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This story by Mohammed El-Said originally appeared in EOS and is republished here as part of Covering Climate Now, a global journalism collaboration strengthening coverage of the climate story.
Home to hundreds of millions of people worldwide, coastal deltas are vulnerable to sinking due to multiple factors such as sea level rise, land subsidence, and the decline in sediment supply.
Austin Chadwick, a postdoctoral associate at St. Anthony Falls Laboratory at the University of Minnesota, explained that rivers naturally fight back against land loss by depositing sediment carried from upstream. Engineered features such as dams, as well as natural phenomena like course changes, can reduce the sediment available to river deltas, slowing deposition and hindering the river’s ability to counteract land loss.
The authors found that the amount of land lost is actually greater than expected. “This is because traditional techniques have not accounted for the fact that rivers change course over time,” Chadwick explained. “When rivers change course, they temporarily build land that later drowns after the river changes course again. This process leaves less of the river’s sediment resources available to sustain the persistently dry and habitable land, leading to more extensive land loss.”
According to the new study, sufficient river sediment is not being delivered to keep delta land dry in the face of sea level rise. The results were published in the Proceedings of the National Academy of Sciences of the United States of America.
To estimate deltaic land loss, Chadwick and his colleagues developed a model and conducted an experiment. They built a simulated river delta in the laboratory and captured images of sediment flow each minute over the course of 105 hours and four phases of successive sea level rise.
At any given time, deltas are expected to gain land in some areas (the active lobe) and lose land in other areas (the inactive lobes).
The researchers focused on delta lobes, wetland formations that perpetually form and disintegrate over time. “It is known that delta plains are built from multiple delta lobes, typically with one active at a time,” explained Benjamin Cardenas, an assistant professor of geosciences at the Pennsylvania State University who was not involved in the research. Thus, at any given time deltas are expected to gain land in some areas (the active lobe) and lose land in other areas (the inactive lobes).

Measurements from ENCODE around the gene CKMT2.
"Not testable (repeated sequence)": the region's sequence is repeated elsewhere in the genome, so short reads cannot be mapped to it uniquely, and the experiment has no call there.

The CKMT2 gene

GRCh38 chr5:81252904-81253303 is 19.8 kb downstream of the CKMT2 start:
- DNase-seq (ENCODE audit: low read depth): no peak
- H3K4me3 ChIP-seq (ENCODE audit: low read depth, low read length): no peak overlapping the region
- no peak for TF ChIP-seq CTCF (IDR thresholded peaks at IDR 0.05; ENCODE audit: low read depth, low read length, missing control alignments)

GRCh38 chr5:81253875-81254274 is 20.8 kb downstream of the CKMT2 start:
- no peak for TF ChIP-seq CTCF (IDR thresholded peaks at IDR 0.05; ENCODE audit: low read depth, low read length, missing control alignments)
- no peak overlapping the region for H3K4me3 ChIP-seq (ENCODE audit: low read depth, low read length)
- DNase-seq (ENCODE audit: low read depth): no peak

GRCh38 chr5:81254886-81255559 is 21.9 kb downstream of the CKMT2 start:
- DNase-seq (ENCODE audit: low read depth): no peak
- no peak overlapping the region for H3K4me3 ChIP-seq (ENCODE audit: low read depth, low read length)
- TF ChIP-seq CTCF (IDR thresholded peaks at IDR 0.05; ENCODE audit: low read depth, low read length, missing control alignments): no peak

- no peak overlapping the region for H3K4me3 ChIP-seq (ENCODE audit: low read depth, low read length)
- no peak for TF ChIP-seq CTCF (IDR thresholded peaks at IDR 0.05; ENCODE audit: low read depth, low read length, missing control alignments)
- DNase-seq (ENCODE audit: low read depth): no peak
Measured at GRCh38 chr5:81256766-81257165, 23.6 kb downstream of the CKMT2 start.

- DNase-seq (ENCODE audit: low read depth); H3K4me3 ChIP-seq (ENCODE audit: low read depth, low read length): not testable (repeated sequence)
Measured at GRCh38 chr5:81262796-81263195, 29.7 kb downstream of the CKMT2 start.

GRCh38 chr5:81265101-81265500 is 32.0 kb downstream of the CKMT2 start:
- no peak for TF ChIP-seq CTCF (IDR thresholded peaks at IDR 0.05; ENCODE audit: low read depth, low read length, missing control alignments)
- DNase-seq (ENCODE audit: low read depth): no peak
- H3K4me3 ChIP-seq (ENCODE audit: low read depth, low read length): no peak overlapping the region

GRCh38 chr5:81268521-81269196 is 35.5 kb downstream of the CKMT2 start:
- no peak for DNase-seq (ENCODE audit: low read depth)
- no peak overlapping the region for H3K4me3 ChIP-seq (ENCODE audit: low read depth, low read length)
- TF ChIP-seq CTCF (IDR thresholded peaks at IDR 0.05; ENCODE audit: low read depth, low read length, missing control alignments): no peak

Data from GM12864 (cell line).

Accordingly, the authors modeled sediment deposition to occur on a single active lobe at a time, instead of modeling an even deposition across dry land at delta plains. “This is important because the assumption is more realistic (and agrees with a physical experiment), and it significantly increases the predicted percent of land loss in a number of real delta systems where people live,” Cardenas said.
The process of deltaic land loss and land gain takes years and even decades to occur and depends on factors independent of sea level rise, although the authors maintain that phenomenon is the most important.
Another important factor contributing to deltaic land loss and gain is how frequently rivers change course. This frequency varies from delta to delta but is typically between every 10 years and every 1,000 years. Knowing when the river will jump course is very important because after changing course, the delta lobe hot spots of land building and land loss shift.
“We developed a new modeling tool that accounts for rivers changing course during sea level rise. Using this tool, we present improved sediment budgets for deltas across the globe. For a given delta, the budget tells us how much sediment is needed — and how frequently the river must be allowed to change course — in order to keep coastlines stable,” said Chadwick.
Vamsi Ganti, an assistant professor of geomorphology and land surface processes at the University of California, Santa Barbara, also noted the tool’s ability to isolate the effect of river course changes, which he said had not been dealt with before. “So it is comparing results of land loss to the model that does not account for river jumping.” Ganti was not involved in the research.
Additionally, Ganti said that the study’s extent of sediment supply required for sustaining deltas when compared to previous estimates “is really surprising.”
“For example,” he said, “the major deltas across the world, such as the Mississippi, Orinoco, Danube, and the Rhine, need as much as 3 to 10 times more sediment than is currently projected to be available to sustain the current dry land area.”
Chadwick and his co-authors said their model can be improved by incorporating additional factors that contribute to deltaic land changes. Such factors include offshore processes such as waves and tides and biological factors such as the presence of mangrove forests. Ultimately, Chadwick said, the tool will help inform coastal management plans, which aim to forecast and mitigate land loss damages with engineered river diversions.